• Padlet is also not music-specific, but another great way to give all students a voice in the classroom. Padlet is a digital bulletin board where users can share text, video, pictures, links, and more.
  • Bandmate Tuner – The Bandmate chromatic tuner was developed by a music educator. Not only can you can use it for band and orchestra, but it also displays the note (transposed) on the staff! This is great for music students of all ages.
  • The Music Rhythm Trainer – This app helps musicians develop their sense of rhythm, improve rhythm reading skills, and identify rhythmic mistakes by ear.
  • NinGeniusNinGenius has games to help students learn note names and fingerings on band and orchestra instruments.
  • The Monster Musician – Learn to sight-read music through games! Using a systematic approach, students learn to first focus on rhythms and get real-time feedback as they progress through the various levels.
  • Violin Bow Hand Coach – This app guides users through seven bow hold exercises. Complete with a metronome, timer, and written instructions, it can help students effectively practice this important skill.
  • Tonal Energy – The Tonal Energy app is a one-stop-shop for musicians containing a tuner, metronome, tone generator, recorder, and more. Students will especially love the green smiley face that appears and grows as they sustain a pitch in tune.
  • Rhythm Swing – Rhythm Swing teaches students about rhythm and rhythmic notation. Students tap along on the screen and receive real-time feedback. Rhythm Swing is available on iOS devices.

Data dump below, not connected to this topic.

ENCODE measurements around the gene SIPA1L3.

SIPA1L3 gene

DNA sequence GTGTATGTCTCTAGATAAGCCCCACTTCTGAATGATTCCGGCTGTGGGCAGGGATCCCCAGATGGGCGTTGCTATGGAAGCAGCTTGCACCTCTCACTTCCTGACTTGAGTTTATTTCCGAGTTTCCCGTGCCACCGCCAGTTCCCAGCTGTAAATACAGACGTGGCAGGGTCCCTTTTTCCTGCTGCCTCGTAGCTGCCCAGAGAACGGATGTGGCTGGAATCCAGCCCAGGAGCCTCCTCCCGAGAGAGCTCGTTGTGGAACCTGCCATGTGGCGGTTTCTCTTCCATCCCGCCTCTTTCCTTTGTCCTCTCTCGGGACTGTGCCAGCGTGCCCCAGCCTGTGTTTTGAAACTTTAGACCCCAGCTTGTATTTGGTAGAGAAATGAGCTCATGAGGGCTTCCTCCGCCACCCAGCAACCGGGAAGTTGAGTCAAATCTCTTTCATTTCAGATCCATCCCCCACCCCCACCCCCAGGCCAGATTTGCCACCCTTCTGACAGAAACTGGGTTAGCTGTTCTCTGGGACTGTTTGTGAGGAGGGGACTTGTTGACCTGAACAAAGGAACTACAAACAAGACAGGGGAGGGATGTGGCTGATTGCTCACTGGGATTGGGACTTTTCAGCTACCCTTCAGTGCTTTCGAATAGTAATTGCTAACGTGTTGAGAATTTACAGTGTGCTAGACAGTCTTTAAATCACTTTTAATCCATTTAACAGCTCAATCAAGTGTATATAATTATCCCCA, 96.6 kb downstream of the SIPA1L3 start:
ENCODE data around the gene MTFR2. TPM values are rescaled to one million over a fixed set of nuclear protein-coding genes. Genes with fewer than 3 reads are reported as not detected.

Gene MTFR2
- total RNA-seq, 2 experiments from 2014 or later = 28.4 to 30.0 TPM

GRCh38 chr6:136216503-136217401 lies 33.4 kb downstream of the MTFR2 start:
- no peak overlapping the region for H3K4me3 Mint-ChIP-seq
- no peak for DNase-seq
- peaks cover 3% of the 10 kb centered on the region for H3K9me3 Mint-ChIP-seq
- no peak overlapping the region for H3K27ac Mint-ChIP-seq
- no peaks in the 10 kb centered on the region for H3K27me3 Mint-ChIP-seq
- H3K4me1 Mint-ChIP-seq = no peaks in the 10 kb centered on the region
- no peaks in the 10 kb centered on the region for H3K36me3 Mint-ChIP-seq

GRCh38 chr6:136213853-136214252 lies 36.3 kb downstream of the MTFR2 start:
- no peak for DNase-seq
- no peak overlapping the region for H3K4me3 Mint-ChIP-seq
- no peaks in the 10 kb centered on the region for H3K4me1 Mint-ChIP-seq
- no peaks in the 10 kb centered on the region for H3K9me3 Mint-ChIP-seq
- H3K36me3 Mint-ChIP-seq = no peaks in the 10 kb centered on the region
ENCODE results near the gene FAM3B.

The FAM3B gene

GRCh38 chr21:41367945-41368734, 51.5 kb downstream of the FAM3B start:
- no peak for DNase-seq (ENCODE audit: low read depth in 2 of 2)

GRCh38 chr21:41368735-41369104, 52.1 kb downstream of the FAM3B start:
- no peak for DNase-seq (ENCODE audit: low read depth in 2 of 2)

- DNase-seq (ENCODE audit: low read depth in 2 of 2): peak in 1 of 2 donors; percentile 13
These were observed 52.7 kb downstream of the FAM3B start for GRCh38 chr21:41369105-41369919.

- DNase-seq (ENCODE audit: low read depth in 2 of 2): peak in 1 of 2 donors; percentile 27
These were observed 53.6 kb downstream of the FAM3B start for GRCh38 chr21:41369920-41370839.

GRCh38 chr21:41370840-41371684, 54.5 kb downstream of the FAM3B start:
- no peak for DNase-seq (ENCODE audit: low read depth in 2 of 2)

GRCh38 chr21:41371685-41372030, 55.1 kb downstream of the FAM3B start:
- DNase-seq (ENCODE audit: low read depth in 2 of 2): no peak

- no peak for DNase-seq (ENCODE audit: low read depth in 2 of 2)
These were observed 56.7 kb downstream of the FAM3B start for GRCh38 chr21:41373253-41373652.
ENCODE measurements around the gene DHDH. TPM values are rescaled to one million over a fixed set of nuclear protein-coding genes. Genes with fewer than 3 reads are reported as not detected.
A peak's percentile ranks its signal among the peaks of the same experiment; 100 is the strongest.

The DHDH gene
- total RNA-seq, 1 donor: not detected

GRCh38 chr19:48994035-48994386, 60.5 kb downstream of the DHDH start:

• Complete Rhythm Trainer – Another rhythmic focused app to help students read, play, and write rhythms through game-based play.
  • Rhythm Sight Reading Trainer – This app is designed to help musicians improve their rhythm sight reading skills. Users can both practice and test themselves on sight reading. Rhythm Sight Reading Trainer is currently available for iOS devices.
  • Earpeggio – Earpeggio is an ear training app to help musicians learn to identify intervals, chords, chord progressions, melodies, and rhythms. Earpeggio is currently available for iOS devices.
  • Fingerings – The Fingerings app contains detailed fingering charts for brass and woodwind instruments, including trills and alternate fingerings. A must-have for band directors! This app is currently available for iPhones only.

A Couple Last Notes About Apps in the Music Room

Technology will never be a substitute for playing a musical instrument or good pedagogy, but when used appropriately, apps can support and benefit our students. Before using any technology with students, be sure to check any guidelines and restrictions put in place by your school district. These guidelines keep student information private and safe on the internet.

Looking for additional ways to use technology in your music room? Check out these posts:

What are your favorite apps for beginning band and orchestra? Are there any I left out? Leave a comment below and I will add your contributions to this Wakelet collection!